What is Charismatic Authority and Why Is it a Problem?
In all religious organisations there is a tension between what we might call spiritual hierarchy and institutional or ecclesiastical hierarchy. It is not always the case, and indeed is often not the case, that those with a flair for organisation or an interest in exerting influence over others exhibit the finest tendencies of human nature.
The Order's governance has come to be spoken of in terms of a spiritual hierarchy with the "spiritually senior-most" individuals moving into positions of authority, specifically the College of Public Preceptors. In Triratna spiritual and organisational power have clearly become conflated. This has not always been the case, the current situation being the result of a concerted campaign to normalise this conflation waged by Sangharakshita's senior disciple Subhuti.
For example back in the 1990s, the Buddhist scholar (now ex-)Sthiramati wrote a piece for the FWBO magazine Golden Drum entitled “Buddhism and Hierarchy: a historical perspective” which showed how the tensions between different hierarchies had been managed across Buddhist movements since the time of the Buddha. However, it was pulled from publication at the last minute, not because it was believed to be untrue or unhelpful, but because it inconveniently contradicted what Subhuti had written in his own Golden Drum article “Ascending the Spiritual Hierarchy”.
The principles behind this very particular kind of hierarchy were first spelled out in this talk from Subhuti (see vimeo.com). In this video Subhuti conflates a hierarchy of realisation (deepening insight into the nature of samsaric conditioning) with taking on responsibility in the Order’s institutions (becoming responsible for others). Unsurprisingly the Public Preceptors are placed at the top of this hierarchy with Sangharakshita, as the Order’s founder, at its apex. The response to this hierarchy, Subhuti suggests, should be one of respect and gratitude because those higher in the hierarchy/institutions, through showing greater responsibility for others, have demonstrated greater spiritual maturity.
However it could be argued that to traverse this hierarchy no actual insight into the dharma as taught by the Buddha is necessary; on the contrary conformity to the "particular presentation" and the Sangharakshita personality cult (i.e. having the “reverential” relationship to Sangharakshita described in Subhuti’s summary of this presentation known as the 7 papers) is the key. The danger in stressing adherence to the founder's particular presentation is that the higher up the hierarchy you move the stronger the tendency is to discount alternative perspectives and the more cut off and insular you become. Innovation based on your own or others' experience of the dharma becomes impossible.
We suggest that rather than a "spiritual hierarchy" a better way to describe the power structures in the Order is that of charismatic authority and specifically the charisma of office. The College functions like other closed and self-selecting bodies such as the Cardinals' College within Catholicism. It is quite unlikely that practitioners who are suspicious of religious authoritarianism or who rely on the Buddha's advice to the Kalamas to be guided by their own experience will succeed in such a system. It is more likely that fidelity to the inherited belief system itself will outweigh any kind of spiritual depth or realisation. The quality that is demonstrated by members of the Preceptors' College is primarily an unwavering adherence to Sangharakshita's particular presentation of the dharma. The College is a self-electing body whose mission is to preserve that particular presentation at all costs. The authority wielded by members of the College (who to ordain or not to ordain; interpretation of what does and does not conflict with Sangharakshita's presentation; the disciplining of Order behaviour etc.) depends upon the authority of the office.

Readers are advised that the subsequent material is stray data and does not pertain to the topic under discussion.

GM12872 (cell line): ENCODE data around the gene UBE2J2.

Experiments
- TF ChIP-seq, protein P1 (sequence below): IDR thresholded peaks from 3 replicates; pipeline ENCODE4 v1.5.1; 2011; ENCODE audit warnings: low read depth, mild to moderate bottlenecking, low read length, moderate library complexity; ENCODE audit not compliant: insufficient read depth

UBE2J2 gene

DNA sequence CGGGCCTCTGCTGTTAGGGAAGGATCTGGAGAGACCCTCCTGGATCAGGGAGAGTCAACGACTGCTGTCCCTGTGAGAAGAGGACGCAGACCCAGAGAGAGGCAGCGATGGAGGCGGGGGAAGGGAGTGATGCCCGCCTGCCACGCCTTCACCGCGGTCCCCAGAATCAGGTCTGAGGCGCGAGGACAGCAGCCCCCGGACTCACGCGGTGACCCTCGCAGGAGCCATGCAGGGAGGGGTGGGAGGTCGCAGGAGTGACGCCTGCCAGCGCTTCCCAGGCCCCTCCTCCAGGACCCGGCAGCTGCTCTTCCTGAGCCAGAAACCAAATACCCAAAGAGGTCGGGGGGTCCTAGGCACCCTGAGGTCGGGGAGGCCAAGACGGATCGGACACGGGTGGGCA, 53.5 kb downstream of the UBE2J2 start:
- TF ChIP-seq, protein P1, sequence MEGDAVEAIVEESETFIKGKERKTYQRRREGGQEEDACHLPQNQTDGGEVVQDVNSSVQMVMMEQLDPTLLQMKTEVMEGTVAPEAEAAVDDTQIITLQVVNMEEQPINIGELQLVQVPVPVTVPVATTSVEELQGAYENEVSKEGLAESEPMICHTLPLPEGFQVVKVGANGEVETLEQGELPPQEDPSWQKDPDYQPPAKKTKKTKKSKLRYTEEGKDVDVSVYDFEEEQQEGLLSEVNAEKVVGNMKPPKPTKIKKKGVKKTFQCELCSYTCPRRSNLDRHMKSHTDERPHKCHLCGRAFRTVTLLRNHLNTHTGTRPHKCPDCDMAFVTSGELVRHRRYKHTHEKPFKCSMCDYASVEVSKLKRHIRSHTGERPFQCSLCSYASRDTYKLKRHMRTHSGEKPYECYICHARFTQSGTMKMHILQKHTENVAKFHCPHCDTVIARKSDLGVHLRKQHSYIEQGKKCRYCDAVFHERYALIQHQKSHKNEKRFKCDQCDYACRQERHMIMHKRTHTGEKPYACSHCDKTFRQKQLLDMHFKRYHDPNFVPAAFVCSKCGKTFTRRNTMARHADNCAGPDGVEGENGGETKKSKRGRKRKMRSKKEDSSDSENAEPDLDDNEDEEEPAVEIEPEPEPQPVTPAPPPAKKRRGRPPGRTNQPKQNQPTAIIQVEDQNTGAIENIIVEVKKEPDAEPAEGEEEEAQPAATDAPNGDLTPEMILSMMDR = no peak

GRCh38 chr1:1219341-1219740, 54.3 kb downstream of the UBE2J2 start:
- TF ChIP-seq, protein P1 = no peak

When Subhuti says that those who take on levels of institutional responsibility should be revered and emulated, and states that responsibility within the highest echelons is directly connected to "genuine spiritual attainment" – he appears to be making claims on behalf of himself and other public preceptors. What he is in fact claiming is inherited charismatic authority (since the authority of the College system relies upon the fact that the original Preceptors were appointed by Sangharakshita, delegating his own spiritual authority). If you point to faults in Sangharakshita's behaviour or teaching and suggest that they relate to a fundamental lack of judgement and insight then the entire charismatic authority system topples over because the Preceptors' authority relies solely on their fidelity to him. This is why Max Weber, the sociologist who first came up with the term, described it as an inherently unstable form of authority. It is unstable because it depends upon the faith (that is, the projection) of the community of true believers and not upon any inherently admirable characteristics of those who wield it. You lose faith, they lose power.